Posted in Asian, Matters of the Heart, What's for Dinner, WW Freestyle

Good Food Memories

https://thepartysinthekitchen.me/2018/06/12/good-food-memories/

When I was a little girl, my Aunt Mikki came to visit us all the way from Japan. I wasn’t sure where exactly Japan was, but I knew it was far, far away. While Aunt Mikki was with us, she prepared Chicken Chow Mein for our family. The whole process included a trip to the market for fresh ingredients and a lot of chopping. I have loved Chicken Chow Mein since that day. I cook it often for my own family. It’s one of those dishes everyone around the table stops talking and just eats. My Auntie’s version included crispy fried noodles. I now make it with regular boiled noodles and sprinkle some wonton strips or sliced green onions to add some crunch. I also use cabbage in place of bean sprouts because it is more easily available, but you can certainly use bean sprouts if you desire.


Chicken Chow Mein
Ingredients
• 2 pounds chicken breast sliced in 1-inch strips
• 2 tablespoons soy sauce
• 2 tablespoon mirin or sake
• 2 teaspoons minced garlic
• 2 teaspoons minced ginger
• 2 teaspoons sesame oil
• 1 teaspoon garlic chili paste
• 3 tablespoons oil, divided
• 1 onion, sliced
• 2 ribs celery, sliced on diagonal
• 2 carrots, sliced
• 2 cups chopped cabbage
• 8-ounces spaghetti, cooked according to package directions and drained
Serve with soy sauce, rice vinegar, chili sauce, sliced green onions, fried wonton strips.
Instructions
1. In a medium bowl mix together soy sauce, mirin or sake, garlic, ginger, sesame oil, and chili paste. Add chicken to marinade while you chop the vegetables.
2. Add 1 tablespoon oil to large skillet or wok. Add ½ the chicken and quickly cook. Remove from pan. Repeat with second half. Set aside.
3. Heat last tablespoon of oil in skillet. Quickly cook the vegetables, starting with onion, celery, and carrot. Adding the cabbage after vegetables soften a bit.
4. Return the chicken to the skillet with the vegetable mixture.
5. Add spaghetti and toss.
6. Serve with desired toppings.
7. Enjoy!


“Ponder well on this point: the pleasant hours of our life are all connected by a more or less tangible link, with some memory of the table.”

Charles Pierre Monselet (1825-1888)


Weight Watcher friends: 7 Smart Points. If you use edamame spaghetti you can take it down another point. It has 24 grams of protein and only .5 grams of fat and 3 sugars. It has 4 Smart Points for a 2-ounce serving. I used the Seaport Farms brand.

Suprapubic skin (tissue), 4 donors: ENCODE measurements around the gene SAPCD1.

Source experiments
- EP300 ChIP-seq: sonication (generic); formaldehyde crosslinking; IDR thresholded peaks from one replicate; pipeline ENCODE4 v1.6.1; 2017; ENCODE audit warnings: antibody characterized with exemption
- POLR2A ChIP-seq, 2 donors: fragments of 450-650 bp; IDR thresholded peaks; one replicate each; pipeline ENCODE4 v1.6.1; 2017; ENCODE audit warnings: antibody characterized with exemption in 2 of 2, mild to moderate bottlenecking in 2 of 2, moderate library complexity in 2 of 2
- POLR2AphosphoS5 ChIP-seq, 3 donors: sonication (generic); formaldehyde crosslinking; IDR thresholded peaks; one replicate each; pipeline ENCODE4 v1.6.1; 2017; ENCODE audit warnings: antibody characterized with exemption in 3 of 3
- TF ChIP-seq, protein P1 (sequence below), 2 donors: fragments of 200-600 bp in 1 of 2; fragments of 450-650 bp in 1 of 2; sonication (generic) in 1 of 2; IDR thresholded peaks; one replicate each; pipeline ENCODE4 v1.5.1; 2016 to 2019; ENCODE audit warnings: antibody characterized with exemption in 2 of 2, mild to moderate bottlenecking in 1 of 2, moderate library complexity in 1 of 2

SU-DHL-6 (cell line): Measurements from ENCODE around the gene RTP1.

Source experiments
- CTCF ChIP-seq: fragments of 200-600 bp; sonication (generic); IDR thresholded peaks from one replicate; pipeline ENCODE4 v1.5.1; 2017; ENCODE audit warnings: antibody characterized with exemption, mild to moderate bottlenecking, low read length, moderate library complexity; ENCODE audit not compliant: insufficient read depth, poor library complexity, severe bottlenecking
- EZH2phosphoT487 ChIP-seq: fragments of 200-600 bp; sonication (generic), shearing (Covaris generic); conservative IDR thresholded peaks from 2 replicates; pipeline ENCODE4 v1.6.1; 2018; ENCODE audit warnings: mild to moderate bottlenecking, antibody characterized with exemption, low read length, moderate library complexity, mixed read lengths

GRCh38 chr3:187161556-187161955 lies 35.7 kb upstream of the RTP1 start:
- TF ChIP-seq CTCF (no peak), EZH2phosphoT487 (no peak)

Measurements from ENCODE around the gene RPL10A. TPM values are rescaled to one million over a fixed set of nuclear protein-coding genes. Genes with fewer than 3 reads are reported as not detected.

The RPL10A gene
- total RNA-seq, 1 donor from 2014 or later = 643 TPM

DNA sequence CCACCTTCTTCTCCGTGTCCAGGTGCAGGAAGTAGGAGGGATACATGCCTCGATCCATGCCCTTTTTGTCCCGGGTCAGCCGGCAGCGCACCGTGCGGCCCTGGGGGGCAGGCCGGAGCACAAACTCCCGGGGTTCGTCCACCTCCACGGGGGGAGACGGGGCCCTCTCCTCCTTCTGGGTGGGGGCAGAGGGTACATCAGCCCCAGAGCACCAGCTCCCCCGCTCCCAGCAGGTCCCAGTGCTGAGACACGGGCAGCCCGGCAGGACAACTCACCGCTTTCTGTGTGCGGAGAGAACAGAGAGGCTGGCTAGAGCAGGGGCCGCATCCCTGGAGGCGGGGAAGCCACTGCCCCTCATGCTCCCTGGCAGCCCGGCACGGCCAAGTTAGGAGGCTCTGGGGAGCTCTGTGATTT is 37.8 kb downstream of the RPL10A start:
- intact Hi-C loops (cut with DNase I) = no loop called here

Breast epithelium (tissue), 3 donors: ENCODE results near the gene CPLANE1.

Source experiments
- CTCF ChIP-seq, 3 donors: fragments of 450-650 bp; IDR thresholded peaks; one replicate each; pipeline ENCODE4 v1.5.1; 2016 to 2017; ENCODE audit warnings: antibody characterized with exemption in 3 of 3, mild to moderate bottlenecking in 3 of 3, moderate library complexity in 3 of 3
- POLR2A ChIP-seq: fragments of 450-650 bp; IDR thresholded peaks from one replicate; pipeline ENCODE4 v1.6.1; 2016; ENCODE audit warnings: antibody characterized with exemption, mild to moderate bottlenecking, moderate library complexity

Posted in Dumping Dinner

Dumping Dinner: Beef & Broccoli

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As promised. . .

Here is another Dump Dinner that will make those busy days just a little bit easier. I like that I can just get dinner going in the morning when my energy is high and my resolve to eat well is still intact. After my visit in Oklahoma, my daughter Genny was inspired to make some more dinners for her freezer after the ones I made ran out. She and her husband packaged up seventeen in just an hour and a half. Here is one they tried this week. She reported that the Beef and Broccoli was their favorite so far.

Beef and Broccoli

Ingredients

  • 2 pounds beef, sliced
  • 1 can beef and mushroom soup
  • ½ cup brown sugar
  • ½ cup soy sauce
  • 3 cloves garlic, minced
  • 1 tablespoon sesame oil
  • 1 teaspoon ginger, minced or grated
  • 2 tablespoons corn starch
  • 3 cups fresh or 10 ounce bag frozen broccoli cuts, steamed

Directions

To cook now:

  1. Dump meat into crockpot.
  2. Mix remaining ingredients together.
  3. Pour over beef.
  4. Cook on low for 6-8 hours.
  5. Before eating stir in broccoli.

To freeze for later:

  1. Dump beef into one gallon freezer bag. Can be split into two bags.
  2. Mix remaining ingredients except broccoli together and dump on top of meat.
  3. Seal and freeze.

Follow To cook now directions on cooking day.

Freezing tip: Place freezer bag into 64-96 ounce plastic bowl to load. This will give you stability and free up your hands. Then, freeze, bowl and all. I know you have seen freezer meals all flat and stacked on the freezer shelves. It’s a thing of beauty, but the shape simply does not fit into a crock pot without defrosting. The bowl also prevents the meal from freezing around the wire on the shelves. Remove bowls when frozen to use for more dinners.

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